Again, this proved deceptively easy — at least to begin with. Unfortunately the Windows agent was quite large and took a long time to distribute and install, even on our small test network. Scale that up to a large enterprise and you're looking at a substantial rollout needing careful management in order to avoid disruption.
We also encountered a couple of glitches with the deployment. This is not unusual with this type of product; ultimately, the issue was overcome by manually installing the client on the affected systems.
Finally we setup the software to use Active Directory as our user authentication source. A very straightforward procedure, this enabled us to import existing user accounts and use those details when creating and applying management policies.
The core configuration management module can collect inventory information from and manage Windows and Linux endpoints
Using ZENworks 11
We spent best part of a day getting ZENworks up and running. However, once we had the product fully installed and working, it proved much easier to use. We particularly liked the way the Control Center suggested appropriate tasks as we navigated our way through the various displays: we were soon able to gather hardware and software inventory information both from Linux and Windows systems, and then lock down file shares and configure power management, printer setup and other desktop settings.
The ZENworks Control Center provides a "single pane of glass" from which to manage endpoints on the network
Remote control is built-in, making it easy to troubleshoot problems without a deskside visit; file transfer facilities, are also provided to help support staff with their work. On the deployment side, it's easy to set up tasks to install new applications, with disk imaging tools also provided to help with rolling out new systems.
All the tools to remotely manage endpoints are available from the web-based ZENworks Control Center
Using the Endpoint Security Management tools we were able to control Windows firewall settings, deny access to Wi-Fi networks and so on. Here, too, it was possible to configure and apply different policies based on user and location information. For example, when one of our test notebooks was connected to a home Wi-Fi network, we could enforce a much more strict security policy that when it was cabled to the office LAN.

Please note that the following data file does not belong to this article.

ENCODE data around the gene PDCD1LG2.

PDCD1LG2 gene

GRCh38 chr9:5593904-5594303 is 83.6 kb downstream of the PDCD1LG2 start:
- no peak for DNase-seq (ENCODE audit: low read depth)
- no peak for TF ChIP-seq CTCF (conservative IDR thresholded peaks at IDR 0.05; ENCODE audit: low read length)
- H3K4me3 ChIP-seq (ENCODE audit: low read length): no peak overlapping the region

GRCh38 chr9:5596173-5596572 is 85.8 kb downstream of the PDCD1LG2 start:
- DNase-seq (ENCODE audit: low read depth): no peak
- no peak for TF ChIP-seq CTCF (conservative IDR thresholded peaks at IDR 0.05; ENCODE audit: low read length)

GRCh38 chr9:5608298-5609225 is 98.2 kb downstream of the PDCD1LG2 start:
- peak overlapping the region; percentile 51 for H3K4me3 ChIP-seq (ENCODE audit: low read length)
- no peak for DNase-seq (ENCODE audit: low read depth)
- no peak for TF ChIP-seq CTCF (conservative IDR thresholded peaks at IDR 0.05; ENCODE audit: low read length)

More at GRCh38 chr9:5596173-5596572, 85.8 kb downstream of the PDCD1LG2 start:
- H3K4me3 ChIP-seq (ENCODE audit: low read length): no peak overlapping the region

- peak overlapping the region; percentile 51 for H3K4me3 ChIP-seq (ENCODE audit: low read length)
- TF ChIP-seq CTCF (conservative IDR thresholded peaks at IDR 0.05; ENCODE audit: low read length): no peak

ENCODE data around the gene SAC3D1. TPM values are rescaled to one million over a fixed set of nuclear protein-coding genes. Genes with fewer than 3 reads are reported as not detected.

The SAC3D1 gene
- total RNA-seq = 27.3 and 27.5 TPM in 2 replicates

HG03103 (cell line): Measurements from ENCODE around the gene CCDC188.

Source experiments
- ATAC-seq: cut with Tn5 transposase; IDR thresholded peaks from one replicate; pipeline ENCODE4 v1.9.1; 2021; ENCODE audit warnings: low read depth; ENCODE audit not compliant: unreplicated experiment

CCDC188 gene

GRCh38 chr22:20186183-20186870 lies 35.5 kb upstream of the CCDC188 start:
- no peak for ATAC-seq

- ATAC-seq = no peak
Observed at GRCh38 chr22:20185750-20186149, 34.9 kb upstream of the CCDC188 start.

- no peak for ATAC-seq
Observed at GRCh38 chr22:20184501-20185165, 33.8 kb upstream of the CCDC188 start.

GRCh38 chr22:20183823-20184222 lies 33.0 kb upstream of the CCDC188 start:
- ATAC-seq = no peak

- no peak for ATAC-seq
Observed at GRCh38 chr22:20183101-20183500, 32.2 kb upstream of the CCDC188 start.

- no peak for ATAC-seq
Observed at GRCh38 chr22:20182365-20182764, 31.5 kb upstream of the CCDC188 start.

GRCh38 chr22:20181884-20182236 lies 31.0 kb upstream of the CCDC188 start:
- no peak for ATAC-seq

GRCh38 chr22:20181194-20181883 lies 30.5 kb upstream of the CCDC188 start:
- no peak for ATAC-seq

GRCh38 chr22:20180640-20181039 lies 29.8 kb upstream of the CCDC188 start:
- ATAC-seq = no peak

The ZENworks Endpoint Security Management module can be used to enforce security policies on Windows endpoints
The more we used ZENworks, the more we grew to like it. On a large network it could rapidly become an invaluable management tool, with reporting tools and the ability to delegate management among other key features. On the downside there's nothing in ZENworks 11 to help manage the mobile devices (Novell has a separate product for this) and we'd also like to see more virtualisation support included.
Licensing for ZENworks 11 is quite complex, and it required several emails to unravel. Here's the story as we understand it.
For our review we looked at the Standard edition of the ZENworks 11 suite which, as with all the suites on offer, includes all four of the core ZENworks components. However, the £61 (ex. VAT) Standard edition licence is for ZENworks Configuration Management only, the other modules being licensed for 60-day evaluation only.
The additional components can, of course, be activated by typing in a key but there is a cost involved. ZENworks Patch Management is £13 (ex. VAT); ZENworks Asset Management costs £28 (ex. VAT), while, ZENworks Endpoint Security Management is £59 (ex. VAT). All of these components are licensed per device with one year standard maintenance included.
Alternatively there's an Advanced edition (£130 ex. VAT per managed device) with bundled licences for configuration and patch management. And an Enterprise bundle (£184 ex. VAT per device) with licences for all four component modules included.